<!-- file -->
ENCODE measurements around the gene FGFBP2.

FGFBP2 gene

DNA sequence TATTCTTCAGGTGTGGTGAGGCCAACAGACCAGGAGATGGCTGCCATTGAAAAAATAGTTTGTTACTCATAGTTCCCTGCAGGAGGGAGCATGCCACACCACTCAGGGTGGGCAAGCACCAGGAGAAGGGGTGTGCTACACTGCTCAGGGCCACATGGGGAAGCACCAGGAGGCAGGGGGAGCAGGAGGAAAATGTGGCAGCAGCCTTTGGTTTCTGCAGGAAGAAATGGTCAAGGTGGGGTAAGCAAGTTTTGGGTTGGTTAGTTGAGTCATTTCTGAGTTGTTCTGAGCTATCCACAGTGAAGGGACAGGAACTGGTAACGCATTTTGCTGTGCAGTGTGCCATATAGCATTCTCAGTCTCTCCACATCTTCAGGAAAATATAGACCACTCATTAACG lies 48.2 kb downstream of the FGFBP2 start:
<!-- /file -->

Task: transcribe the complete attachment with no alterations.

ENCODE measurements around the gene FGFBP2.

FGFBP2 gene

DNA sequence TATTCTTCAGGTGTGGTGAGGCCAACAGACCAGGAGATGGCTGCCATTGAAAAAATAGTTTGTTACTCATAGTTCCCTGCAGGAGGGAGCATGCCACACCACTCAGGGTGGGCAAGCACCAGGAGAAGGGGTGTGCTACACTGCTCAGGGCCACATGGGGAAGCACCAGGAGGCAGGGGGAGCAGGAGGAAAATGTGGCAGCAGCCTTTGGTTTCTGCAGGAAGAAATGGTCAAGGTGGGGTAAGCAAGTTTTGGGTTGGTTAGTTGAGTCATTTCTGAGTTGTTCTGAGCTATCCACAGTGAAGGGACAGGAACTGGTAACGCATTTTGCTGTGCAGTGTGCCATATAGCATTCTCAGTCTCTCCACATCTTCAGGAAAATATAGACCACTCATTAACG lies 48.2 kb downstream of the FGFBP2 start: